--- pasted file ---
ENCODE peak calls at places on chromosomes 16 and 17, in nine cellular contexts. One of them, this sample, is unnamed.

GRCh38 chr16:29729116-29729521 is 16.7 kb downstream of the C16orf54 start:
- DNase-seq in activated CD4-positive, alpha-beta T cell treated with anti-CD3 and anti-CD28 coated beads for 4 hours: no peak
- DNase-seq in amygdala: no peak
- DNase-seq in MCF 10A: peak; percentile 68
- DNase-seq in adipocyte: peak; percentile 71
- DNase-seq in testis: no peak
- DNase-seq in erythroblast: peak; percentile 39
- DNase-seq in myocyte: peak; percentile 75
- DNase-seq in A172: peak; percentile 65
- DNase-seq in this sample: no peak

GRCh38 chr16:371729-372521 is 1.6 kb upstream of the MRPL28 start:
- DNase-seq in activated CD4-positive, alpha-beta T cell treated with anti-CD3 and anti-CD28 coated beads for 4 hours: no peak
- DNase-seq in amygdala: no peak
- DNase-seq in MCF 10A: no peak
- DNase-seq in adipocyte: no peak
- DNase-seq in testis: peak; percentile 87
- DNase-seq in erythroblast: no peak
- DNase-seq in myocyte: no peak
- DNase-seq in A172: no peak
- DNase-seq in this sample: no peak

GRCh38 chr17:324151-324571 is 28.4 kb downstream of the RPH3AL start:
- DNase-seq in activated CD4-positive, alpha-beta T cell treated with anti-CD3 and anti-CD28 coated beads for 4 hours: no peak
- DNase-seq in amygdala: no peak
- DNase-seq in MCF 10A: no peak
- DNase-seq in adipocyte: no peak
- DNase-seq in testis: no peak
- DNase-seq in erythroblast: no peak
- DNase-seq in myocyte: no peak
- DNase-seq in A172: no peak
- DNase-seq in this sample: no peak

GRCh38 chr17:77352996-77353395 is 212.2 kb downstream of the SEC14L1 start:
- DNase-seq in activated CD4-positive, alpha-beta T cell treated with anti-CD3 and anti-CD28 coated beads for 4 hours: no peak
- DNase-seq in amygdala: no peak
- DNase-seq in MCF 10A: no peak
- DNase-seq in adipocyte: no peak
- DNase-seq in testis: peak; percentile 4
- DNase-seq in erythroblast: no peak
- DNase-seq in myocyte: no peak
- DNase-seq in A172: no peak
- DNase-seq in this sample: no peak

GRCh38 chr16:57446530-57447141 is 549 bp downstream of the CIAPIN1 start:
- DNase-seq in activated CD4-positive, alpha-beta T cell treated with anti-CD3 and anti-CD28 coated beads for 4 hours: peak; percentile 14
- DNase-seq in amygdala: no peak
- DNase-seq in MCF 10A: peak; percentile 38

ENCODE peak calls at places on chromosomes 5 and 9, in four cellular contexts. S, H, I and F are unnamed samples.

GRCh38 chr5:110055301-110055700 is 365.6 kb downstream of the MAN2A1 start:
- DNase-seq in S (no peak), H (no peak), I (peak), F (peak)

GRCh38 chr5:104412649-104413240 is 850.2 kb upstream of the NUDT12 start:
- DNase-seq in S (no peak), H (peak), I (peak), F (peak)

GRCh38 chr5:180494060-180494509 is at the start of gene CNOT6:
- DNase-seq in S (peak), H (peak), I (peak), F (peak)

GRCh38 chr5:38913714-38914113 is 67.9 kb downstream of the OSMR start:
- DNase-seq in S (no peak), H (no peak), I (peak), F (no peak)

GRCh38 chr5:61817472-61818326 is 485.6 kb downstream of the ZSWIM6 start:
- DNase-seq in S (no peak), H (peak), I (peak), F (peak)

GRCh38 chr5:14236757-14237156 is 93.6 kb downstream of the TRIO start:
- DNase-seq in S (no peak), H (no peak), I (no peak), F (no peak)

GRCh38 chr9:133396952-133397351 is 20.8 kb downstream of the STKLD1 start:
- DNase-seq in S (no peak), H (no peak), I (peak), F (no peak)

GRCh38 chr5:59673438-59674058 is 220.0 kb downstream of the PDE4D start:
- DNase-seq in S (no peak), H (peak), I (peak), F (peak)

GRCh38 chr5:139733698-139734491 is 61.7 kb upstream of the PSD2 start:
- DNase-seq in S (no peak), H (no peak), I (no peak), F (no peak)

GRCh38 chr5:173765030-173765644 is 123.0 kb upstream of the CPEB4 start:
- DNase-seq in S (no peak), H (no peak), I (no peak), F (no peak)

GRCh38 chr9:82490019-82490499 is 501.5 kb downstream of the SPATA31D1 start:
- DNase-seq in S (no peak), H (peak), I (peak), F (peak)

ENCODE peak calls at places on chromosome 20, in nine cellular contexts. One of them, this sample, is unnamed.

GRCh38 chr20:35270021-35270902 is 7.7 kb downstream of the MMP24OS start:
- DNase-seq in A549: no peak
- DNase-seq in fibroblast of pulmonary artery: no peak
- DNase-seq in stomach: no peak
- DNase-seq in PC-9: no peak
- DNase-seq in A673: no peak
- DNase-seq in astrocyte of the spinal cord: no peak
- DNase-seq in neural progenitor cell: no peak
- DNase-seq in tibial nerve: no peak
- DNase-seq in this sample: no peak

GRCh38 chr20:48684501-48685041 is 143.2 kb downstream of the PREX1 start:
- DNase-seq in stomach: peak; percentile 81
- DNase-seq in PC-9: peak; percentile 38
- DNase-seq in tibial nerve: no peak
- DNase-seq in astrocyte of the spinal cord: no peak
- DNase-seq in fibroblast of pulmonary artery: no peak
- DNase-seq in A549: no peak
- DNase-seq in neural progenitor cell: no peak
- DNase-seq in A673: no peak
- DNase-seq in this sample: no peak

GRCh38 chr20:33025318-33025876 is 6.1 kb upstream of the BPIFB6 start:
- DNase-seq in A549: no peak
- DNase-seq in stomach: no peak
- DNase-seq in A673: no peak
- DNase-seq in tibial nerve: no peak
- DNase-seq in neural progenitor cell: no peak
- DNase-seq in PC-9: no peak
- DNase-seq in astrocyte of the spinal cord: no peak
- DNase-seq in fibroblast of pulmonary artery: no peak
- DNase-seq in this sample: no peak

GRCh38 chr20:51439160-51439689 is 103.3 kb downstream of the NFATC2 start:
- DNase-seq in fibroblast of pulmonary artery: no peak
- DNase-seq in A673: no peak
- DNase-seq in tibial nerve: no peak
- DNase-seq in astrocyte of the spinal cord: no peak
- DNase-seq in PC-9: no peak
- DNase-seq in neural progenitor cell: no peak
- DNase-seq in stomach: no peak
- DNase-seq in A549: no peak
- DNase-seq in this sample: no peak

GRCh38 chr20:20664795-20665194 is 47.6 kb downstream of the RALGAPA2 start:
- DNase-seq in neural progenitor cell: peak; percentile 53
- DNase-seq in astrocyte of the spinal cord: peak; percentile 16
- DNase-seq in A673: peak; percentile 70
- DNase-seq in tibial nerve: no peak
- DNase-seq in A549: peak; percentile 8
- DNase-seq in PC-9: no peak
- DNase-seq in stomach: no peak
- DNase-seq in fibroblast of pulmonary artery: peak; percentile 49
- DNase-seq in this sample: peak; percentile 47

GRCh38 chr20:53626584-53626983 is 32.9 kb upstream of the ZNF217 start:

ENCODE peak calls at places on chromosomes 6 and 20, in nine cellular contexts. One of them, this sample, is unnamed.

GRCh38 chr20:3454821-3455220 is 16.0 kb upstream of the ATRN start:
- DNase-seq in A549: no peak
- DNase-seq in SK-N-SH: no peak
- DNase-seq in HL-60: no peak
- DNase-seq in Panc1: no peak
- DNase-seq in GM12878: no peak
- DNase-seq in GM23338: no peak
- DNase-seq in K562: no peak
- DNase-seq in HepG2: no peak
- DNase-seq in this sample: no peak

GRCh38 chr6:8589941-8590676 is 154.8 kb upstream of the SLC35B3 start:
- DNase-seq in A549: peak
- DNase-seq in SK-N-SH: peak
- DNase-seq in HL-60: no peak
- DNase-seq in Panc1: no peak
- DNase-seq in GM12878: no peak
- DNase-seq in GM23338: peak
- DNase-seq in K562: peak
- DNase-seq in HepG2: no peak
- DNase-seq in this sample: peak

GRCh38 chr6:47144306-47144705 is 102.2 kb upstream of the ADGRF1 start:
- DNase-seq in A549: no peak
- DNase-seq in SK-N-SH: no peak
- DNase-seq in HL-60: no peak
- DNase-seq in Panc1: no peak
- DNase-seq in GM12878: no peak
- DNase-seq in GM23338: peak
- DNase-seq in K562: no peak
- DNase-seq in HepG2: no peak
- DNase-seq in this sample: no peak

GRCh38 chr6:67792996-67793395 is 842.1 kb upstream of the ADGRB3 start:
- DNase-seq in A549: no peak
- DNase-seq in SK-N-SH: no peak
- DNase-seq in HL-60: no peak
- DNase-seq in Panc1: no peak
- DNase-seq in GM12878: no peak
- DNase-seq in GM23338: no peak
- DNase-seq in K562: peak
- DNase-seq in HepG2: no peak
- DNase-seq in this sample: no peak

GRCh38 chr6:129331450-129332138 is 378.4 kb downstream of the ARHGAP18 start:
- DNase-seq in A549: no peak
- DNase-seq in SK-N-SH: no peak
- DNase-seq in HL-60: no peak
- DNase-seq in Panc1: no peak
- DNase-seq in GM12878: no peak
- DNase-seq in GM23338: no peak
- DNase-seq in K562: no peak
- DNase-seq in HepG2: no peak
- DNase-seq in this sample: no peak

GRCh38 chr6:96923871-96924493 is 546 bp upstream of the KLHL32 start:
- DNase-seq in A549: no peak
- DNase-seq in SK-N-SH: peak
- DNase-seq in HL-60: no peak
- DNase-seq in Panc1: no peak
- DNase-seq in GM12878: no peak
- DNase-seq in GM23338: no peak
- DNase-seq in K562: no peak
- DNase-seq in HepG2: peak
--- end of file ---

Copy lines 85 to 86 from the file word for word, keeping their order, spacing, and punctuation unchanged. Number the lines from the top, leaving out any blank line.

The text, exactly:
- DNase-seq in fibroblast of pulmonary artery: no peak
- DNase-seq in A549: no peak